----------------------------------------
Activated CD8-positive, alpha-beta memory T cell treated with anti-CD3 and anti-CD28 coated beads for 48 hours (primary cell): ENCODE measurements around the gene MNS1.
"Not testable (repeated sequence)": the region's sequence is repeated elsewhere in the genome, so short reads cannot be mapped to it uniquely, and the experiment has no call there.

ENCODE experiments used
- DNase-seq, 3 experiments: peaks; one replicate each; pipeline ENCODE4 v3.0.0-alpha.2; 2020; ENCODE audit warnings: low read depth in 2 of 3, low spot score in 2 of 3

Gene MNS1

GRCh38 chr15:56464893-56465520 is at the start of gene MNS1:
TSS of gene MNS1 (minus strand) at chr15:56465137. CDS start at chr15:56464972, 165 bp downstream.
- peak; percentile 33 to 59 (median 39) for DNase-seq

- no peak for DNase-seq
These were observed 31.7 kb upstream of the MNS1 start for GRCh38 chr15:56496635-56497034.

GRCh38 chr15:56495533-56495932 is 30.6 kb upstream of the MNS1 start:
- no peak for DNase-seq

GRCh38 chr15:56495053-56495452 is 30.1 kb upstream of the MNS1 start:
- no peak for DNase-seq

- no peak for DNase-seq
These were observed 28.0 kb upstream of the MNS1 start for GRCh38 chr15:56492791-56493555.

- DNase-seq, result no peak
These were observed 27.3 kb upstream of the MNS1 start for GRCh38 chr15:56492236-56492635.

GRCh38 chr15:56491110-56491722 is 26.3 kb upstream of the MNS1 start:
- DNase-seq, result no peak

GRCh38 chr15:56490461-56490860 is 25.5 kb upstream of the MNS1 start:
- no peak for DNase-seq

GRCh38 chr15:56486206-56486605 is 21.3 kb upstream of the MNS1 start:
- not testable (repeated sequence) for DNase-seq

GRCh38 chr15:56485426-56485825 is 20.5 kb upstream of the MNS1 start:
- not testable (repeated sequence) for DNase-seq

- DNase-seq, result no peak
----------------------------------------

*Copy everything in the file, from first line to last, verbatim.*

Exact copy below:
Activated CD8-positive, alpha-beta memory T cell treated with anti-CD3 and anti-CD28 coated beads for 48 hours (primary cell): ENCODE measurements around the gene MNS1.
"Not testable (repeated sequence)": the region's sequence is repeated elsewhere in the genome, so short reads cannot be mapped to it uniquely, and the experiment has no call there.

ENCODE experiments used
- DNase-seq, 3 experiments: peaks; one replicate each; pipeline ENCODE4 v3.0.0-alpha.2; 2020; ENCODE audit warnings: low read depth in 2 of 3, low spot score in 2 of 3

Gene MNS1

GRCh38 chr15:56464893-56465520 is at the start of gene MNS1:
TSS of gene MNS1 (minus strand) at chr15:56465137. CDS start at chr15:56464972, 165 bp downstream.
- peak; percentile 33 to 59 (median 39) for DNase-seq

- no peak for DNase-seq
These were observed 31.7 kb upstream of the MNS1 start for GRCh38 chr15:56496635-56497034.

GRCh38 chr15:56495533-56495932 is 30.6 kb upstream of the MNS1 start:
- no peak for DNase-seq

GRCh38 chr15:56495053-56495452 is 30.1 kb upstream of the MNS1 start:
- no peak for DNase-seq

- no peak for DNase-seq
These were observed 28.0 kb upstream of the MNS1 start for GRCh38 chr15:56492791-56493555.

- DNase-seq, result no peak
These were observed 27.3 kb upstream of the MNS1 start for GRCh38 chr15:56492236-56492635.

GRCh38 chr15:56491110-56491722 is 26.3 kb upstream of the MNS1 start:
- DNase-seq, result no peak

GRCh38 chr15:56490461-56490860 is 25.5 kb upstream of the MNS1 start:
- no peak for DNase-seq

GRCh38 chr15:56486206-56486605 is 21.3 kb upstream of the MNS1 start:
- not testable (repeated sequence) for DNase-seq

GRCh38 chr15:56485426-56485825 is 20.5 kb upstream of the MNS1 start:
- not testable (repeated sequence) for DNase-seq

- DNase-seq, result no peak